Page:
ALEXANDER TCHAIKOVSKY (b.1946): Etudes in Simple Tones - Concerto No. 2 for Viola, Symphony Orchestra and Solo Piano (Yuri Bashmet [viola], Ksenia Bashmet [piano]), Concerto for 2 Pianos and Orchestra (Boris Berezovsky, Daria Tchaikovskaya [pianos]), Symphony No. 4 for Choir, Orchestra and Solo Viola (Bashmet [viola], Yurlov Capella Choir). 2 CDs. Moscow Philarmonic Orchestra; Mariss Jansons (live - March 29, 2016).

Catalogue Number: 12X044

Label: Melodiya

Reference: MEL CD 10 02662

Format: CD

Price: $23.98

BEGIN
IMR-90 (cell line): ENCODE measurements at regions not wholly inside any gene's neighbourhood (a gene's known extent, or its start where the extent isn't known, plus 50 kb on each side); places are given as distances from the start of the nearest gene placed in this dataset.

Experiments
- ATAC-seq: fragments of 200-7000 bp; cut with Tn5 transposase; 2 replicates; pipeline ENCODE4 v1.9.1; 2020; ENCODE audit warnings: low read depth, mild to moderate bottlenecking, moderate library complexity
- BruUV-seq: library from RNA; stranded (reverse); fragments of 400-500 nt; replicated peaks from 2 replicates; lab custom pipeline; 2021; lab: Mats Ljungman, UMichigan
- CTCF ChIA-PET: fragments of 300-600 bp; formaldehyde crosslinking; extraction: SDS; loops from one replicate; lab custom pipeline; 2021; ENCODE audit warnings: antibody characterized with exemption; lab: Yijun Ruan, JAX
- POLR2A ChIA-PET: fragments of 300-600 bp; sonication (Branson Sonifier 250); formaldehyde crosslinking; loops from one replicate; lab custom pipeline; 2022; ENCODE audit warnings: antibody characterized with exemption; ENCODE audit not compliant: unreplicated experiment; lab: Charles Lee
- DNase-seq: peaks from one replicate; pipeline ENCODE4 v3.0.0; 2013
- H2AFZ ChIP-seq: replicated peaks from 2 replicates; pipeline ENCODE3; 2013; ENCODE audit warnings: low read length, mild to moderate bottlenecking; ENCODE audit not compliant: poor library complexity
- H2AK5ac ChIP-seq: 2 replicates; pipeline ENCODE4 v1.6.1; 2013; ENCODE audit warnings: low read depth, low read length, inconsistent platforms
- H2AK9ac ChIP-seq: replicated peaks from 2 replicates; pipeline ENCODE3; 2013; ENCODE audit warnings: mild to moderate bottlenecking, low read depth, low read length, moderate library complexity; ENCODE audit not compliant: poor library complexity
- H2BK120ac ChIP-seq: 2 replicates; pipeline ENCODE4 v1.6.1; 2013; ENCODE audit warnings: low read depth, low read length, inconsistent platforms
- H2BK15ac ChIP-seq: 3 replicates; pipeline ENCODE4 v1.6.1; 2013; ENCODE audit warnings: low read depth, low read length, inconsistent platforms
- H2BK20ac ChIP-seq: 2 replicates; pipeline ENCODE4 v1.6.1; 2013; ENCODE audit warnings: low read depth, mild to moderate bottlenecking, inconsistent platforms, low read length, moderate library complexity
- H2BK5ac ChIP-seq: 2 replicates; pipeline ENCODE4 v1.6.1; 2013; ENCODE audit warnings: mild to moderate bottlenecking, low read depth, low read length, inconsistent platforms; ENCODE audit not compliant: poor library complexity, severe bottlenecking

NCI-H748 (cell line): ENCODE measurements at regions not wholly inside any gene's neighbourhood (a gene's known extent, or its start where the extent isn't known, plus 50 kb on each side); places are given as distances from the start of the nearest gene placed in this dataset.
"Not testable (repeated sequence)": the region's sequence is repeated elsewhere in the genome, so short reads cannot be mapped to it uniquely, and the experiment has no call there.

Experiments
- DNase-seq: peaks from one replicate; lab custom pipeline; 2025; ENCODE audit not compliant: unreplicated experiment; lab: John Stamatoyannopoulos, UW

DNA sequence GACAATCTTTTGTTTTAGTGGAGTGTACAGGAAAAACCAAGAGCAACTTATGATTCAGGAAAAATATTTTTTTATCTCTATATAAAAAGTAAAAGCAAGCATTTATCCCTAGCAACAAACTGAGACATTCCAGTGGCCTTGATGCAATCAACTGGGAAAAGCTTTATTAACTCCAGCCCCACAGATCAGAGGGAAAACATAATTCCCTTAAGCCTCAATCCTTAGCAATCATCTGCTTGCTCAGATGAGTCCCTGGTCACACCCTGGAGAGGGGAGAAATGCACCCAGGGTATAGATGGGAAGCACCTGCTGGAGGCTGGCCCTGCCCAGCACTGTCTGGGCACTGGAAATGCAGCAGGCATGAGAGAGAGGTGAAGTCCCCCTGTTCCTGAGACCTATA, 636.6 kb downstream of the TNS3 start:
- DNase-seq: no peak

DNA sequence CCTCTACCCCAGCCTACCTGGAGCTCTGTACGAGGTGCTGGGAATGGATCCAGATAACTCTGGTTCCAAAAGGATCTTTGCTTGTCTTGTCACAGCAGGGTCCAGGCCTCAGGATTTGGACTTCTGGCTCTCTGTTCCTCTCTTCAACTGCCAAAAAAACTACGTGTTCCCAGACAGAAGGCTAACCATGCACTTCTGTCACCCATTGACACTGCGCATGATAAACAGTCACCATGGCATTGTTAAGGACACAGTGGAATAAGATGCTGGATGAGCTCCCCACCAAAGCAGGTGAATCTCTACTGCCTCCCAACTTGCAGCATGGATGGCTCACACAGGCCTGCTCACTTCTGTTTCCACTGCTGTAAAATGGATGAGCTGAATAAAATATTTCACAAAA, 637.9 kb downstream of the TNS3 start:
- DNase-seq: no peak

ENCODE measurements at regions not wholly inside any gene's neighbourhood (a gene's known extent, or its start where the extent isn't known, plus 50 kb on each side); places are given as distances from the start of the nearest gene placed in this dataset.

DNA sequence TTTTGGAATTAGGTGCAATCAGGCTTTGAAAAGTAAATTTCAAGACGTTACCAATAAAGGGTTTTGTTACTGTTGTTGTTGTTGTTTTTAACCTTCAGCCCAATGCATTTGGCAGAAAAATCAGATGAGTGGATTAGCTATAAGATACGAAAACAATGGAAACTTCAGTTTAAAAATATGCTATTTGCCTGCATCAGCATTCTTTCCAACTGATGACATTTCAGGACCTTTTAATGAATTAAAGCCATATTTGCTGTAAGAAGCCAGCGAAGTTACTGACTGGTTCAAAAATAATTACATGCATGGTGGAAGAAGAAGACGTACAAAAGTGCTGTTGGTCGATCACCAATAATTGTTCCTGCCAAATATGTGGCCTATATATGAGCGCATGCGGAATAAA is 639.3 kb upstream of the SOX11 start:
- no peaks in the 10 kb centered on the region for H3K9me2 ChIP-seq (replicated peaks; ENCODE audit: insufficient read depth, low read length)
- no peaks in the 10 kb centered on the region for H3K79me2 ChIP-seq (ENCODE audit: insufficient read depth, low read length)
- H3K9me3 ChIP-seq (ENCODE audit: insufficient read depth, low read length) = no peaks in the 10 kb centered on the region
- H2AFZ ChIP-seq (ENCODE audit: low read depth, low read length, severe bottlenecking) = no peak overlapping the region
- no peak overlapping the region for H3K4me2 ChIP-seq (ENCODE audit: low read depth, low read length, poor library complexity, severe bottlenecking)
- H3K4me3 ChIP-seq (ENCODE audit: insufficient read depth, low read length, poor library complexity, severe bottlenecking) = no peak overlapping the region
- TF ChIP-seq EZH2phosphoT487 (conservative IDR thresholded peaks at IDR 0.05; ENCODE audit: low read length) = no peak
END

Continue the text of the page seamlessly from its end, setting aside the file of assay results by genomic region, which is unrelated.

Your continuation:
Description: Tchaikovsky - nephew of Boris, no relation to Pyotr - is a fine example of the best features of Soviet and post-Soviet tonal composers; emotionally gripping and dramatically powerful of utterance, and accessible of idiom. We offered an orchestral disc in February (02W010), and, unfortunately, half of this set in 2017, so only the symphony and the two short encores are new to disc on this (remastered for better sound) issue. At least three of the composer’s other six symphonies have some programmatic intent, and the nature of the music suggests that this one does too, but in the absence of a single word about the music in the booklet (the CD is documented as a tribute to Jansons), you will have to supply your own. The Fourth Symphony is in a single 25 minute span, divided into four distinct sections. An introductory section presents motivic material, which is then treated somewhat in the manner of sonata form, with a vigorous, mechanistic section with a distinctive rising fanfare motif, in opposition to a flowing, lyrical theme. The movement rises to a powerful climax, which seems indebted to the final eruption of Shostakovich's 4th, then a kind of recapitulation leads to an ultimately inconclusive surging culmination which immediately gives way to an eerie nocturnal landscape full of skeletal rattlings. Cuckoo calls and birdsong emerge from the gloom, suggesting daybreak and Mahlerian nature music like the opening of the First Symphony. Over the first entry of a wordless chorus, adding a rich textural element to the music, a naïve, folk-like melody is heard, and then a long, impassioned viola soliloquy, accompanied by a glowing background of chords from the chorus. A sudden intrusion of battering percussion introduces the next movement, a propulsive allegro, somewhat reminiscent of Shostakovich, punctuated by wild whoops from the choir. The obsessive rhythm becomes increasingly warlike, and finally the hurtling juggernaut crashes into a final climax. This prefaces the symphony's final section, initially calm and expectant, gathering momentum into a triumphant peroration and a final return to the nature landscape of the "second movement", leading to a radiant conclusion. The viola concerto, Etudes, written as a vehicle for Bashmet, strongly resembles a piece of Glassian minimalism, with the viola playing irregular, changing arpeggios, the orchestra joining in after a while with pedal notes and then increasingly richly textured melodic material. The second movement starts in similar vein, the little gestures this time sounding like references to Bach, but soon develops jazz-inflected Schnittkean polystylistic tendencies and Prokofiev-like motoric drive, ending in a post-minimalistic frenzy. A brief interlude that tries, without much success, to be a relaxed little waltz, follows. The jauntily strutting 4th movement begins as a kind of big band blues, suddenly assumes elephantine dimensions, turns into a ragtime duet between viola and piano (the prominent part written into this cadenza to ensure the composer's participation in the work's première), and finally takes on a more menacing aspect. The fifth movement, Adagio, interrupts this, the soloist entering with a long passage of melancholy lyricism. The final section alternately pulsates and swells in a series of climactic false endings, before ending in an unexpected triumphant dance. The exuberant 2-piano concerto borrows liberally from Prokofiev, Shostakovich, neoclassical Stravinsky, and Khachaturian, and excels in the kind of catchily memorable antics that distinguish Kabalevsky's relentlessly engaging works. The slow movement begins with a sense of foreboding, but ends in a mood of lyrical optimism. The propulsive finale pulls out every crowd-thrilling trick in the book to ensure a standing ovation. The piece in memory of the composer’s teacher, Khrennikov, exudes simple melancholy and restrained mourning, with something of the atmosphere of Russian tone poems of the Romantic era. The central section rises out of the gloom in a brief passionate climax, before the elegiac shadows fall again in farewell. And the little Valse? Do you like Khachaturian's Waltz from Masquerade? Here you go, then; v.2.0.


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